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  • Author: Aymenn Jawad Al-Tamimi
  • Publication Date: 02-2014
  • Content Type: Journal Article
  • Journal: Middle East Review of International Affairs
  • Institution: Global Research in International Affairs Center, Interdisciplinary Center
  • Abstract: Adopted at the end of 2006--by far Iraq's bloodiest year--the troop "surge" marked a major shift in the George W. Bush administration's Iraq strategy. Indeed, the Iraq Body Count (IBC) project, which prefers to rely on confirmed media reports rather than studies extrapolating death tolls based on relatively small samples, estimates that there were 27,850 civilian deaths in 2006, compared with just 3,576 in 2010.1One analysis by the Central Intelligence Agency (CIA) concluded that by November 2006, conditions on the ground resembled anarchy and "civil war."2It was around this time that two competing strains of thought on what change of course should be implemented were circulating among U.S. officials.
  • Political Geography: United States, Iraq
  • Author: Jomana Qaddour
  • Publication Date: 02-2014
  • Content Type: Journal Article
  • Journal: The Washington Quarterly
  • Institution: Center for Strategic and International Studies
  • Abstract: Images and videos emerging out of Syria since 2012, becoming increasingly violent and sectarian along the way, showcased extremist groups and even children chanting things like, "Assad we will bring you down, and then we will come next for the [Alawites]!" Since 1971, the Alawite community (roughly 12 percent of Syria's 22 million people) has sheltered Hafez al-Assad, and subsequently his son, Bashar al-Assad, by providing the family with both loyal foot soldiers who have aided the Assad regime throughout the many domestic, political uprisings it has faced (in 1964, 1980, 1982, and now 2011) and with a bureaucracy that has legitimized their theft of public funds. The number of Alawite casualties increased over the course of the crisis, either fighting to protect Assad or because they are accused of aiding his regime, while a growing number have faced the grim realization that the Assad family is motivated by self-interest alone. While researchers cannot pinpoint exactly how many Alewites have died, many have documented the number of Syrian soldiers instead to obtain an approximation, and have indicated that between 11,000 Alawites and 41,000 Syrian soldiers have been killed.
  • Political Geography: Iraq, Syria
  • Author: Seyed Vahid Karimi, Amir Hooshang Mirkooshesh
  • Publication Date: 03-2014
  • Content Type: Journal Article
  • Journal: Iranian Review of Foreign Affairs
  • Institution: Center for Strategic Research
  • Abstract: What is the relationship between the doctrine of Tony Blair and America's invasion of Iraq? This paper tries to answer this question. So, it looks at the American invasion of Iraq and the British response, and argues that Brain always prevails over brawn. United States was and still is a hard power. Britain plays a soft power role in international relations. Britain usually uses the American strength and resources for the benefit of Britain. When the British describe their relations with the United States as "special," they mean that they have the power to influence and direct US foreign policy. For an understanding of the international politics, we must concentrate on Anglo-Saxon "interdependency" through the "special relationship" which often exists between British Prime Ministers and US Presidents. Winston Churchill, British Prime Minister of the 1940s, Harold Macmillan in the 1960s, Margaret Thatcher in the 1980s and Tony Blair in the 2000s, all had special relationships with their US counterparts. While not always the case, the relationship between Tony Blair, British Prime Minster, and George Bush, American President, was beneficial to British interest and Blair's doctrine of International Community declared in 1999. it is imperative not only to understand international politics, but also to react properly to international politics. As it has been proven in the Iraq case, Tony Blair manipulated US foreign policy during the George Bush presidency.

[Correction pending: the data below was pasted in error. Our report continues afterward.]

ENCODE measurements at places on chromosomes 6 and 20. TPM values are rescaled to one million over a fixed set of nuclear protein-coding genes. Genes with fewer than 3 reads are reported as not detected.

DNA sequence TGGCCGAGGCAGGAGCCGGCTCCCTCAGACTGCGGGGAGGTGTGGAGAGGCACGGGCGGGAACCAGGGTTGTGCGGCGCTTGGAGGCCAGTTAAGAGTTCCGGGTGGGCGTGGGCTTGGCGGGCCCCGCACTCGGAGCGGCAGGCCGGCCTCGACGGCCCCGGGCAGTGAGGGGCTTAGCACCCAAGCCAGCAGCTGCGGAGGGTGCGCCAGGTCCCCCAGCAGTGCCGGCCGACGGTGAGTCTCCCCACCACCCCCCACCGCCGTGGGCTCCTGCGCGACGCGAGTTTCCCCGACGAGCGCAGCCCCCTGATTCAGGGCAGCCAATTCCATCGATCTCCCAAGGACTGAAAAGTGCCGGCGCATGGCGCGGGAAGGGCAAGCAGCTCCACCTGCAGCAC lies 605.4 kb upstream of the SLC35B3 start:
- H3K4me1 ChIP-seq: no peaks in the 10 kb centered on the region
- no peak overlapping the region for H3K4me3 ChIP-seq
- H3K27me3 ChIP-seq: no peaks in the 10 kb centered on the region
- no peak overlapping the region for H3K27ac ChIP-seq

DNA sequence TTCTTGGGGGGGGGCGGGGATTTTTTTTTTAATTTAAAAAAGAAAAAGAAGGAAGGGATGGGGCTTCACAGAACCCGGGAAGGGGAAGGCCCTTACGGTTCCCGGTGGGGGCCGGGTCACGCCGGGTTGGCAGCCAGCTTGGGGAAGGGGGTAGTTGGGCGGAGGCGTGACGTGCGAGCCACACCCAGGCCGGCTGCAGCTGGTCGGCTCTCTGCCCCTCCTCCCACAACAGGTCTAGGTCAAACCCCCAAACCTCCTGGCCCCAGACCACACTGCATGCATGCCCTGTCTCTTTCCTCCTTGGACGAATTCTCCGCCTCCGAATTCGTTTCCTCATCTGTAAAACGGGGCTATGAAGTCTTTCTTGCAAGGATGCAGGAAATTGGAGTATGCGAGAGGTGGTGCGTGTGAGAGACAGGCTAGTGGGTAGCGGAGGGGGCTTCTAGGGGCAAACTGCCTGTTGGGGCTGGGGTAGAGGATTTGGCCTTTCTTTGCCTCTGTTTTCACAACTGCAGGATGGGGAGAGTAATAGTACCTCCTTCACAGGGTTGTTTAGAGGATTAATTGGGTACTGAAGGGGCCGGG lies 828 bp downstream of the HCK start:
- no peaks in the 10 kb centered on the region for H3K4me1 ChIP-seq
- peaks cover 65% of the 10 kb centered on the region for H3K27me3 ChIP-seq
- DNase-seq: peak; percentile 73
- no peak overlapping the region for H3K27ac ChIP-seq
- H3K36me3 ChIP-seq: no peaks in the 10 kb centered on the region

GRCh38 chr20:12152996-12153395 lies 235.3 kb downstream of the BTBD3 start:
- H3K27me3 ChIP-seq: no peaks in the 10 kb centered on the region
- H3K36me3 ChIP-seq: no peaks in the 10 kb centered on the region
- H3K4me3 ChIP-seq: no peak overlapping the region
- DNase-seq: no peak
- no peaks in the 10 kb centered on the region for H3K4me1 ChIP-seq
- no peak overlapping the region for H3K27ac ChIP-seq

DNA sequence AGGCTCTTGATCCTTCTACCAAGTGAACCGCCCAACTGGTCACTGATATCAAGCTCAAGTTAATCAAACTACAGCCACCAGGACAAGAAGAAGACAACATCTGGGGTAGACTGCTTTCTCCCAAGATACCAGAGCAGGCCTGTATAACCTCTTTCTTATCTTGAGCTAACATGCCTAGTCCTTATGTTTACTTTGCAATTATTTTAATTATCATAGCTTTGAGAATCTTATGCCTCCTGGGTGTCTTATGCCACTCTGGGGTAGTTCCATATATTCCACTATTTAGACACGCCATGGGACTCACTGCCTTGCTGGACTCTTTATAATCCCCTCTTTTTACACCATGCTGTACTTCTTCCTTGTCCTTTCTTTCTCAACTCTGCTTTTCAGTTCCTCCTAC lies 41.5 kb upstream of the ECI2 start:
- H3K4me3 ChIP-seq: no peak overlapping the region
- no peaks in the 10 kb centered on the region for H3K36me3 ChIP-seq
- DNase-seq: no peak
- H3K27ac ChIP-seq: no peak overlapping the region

• Topic: International Relations, Foreign Policy
  • Political Geography: Britain, United States, Iraq, America
  • Author: Michael Shifter
  • Publication Date: 03-2014
  • Content Type: Journal Article
  • Journal: Americas Quarterly
  • Institution: Council of the Americas
  • Abstract: At first glance, perhaps the most notable feature of Plan Colombia has been its longevity. Given the current divisiveness in Washington, the bipartisan support it has received across three administrations now seems remarkable. After 12 years, the plan is gradually winding down, but the U.S. allocated more than $300 million under the program in 2012 alone. Although the Plan has evolved considerably since it was approved by the U.S. Congress in July 2000, it has become shorthand for wide-ranging U.S. cooperation with Colombia to assist that country in combating drugs, guerrilla violence, and related institutional and social problems. All told, the U.S. has spent nearly $8 billion on the initiative—more than anywhere outside of the Middle East, and Iraq and Afghanistan since the end of the Cold War. Although the effort gave priority to counter-narcotics operations—and specifically the eradication of coca in southern Colombia—from the outset it also encompassed assistance for the judiciary and economic development.
  • Topic: Foreign Policy, Cold War, Development, Government, Human Rights
  • Political Geography: United States, Iraq, Washington, Middle East
  • Author: Christian Olsson
  • Publication Date: 04-2014
  • Content Type: Journal Article
  • Journal: Cultures Conflits
  • Institution: Cultures Conflits
  • Abstract: "Cada vez que los incidentes de guerra obligan a uno de nuestros oficiales a actuar contra una población [...], no debe olvidar que su primera preocupación, una vez que se haya obtenido la sumisión de sus habitantes, ha de ser la de reconstruir dicha población, crear un mercado, construir una escuela. La pacificación del país y, más tarde, la organización que se le ha de otorgar, han de resultar de la acción de la política y de la fuerza". General Gallieni, instrucciones fundamentales del 22 de mayo de 1898 en Madagascar.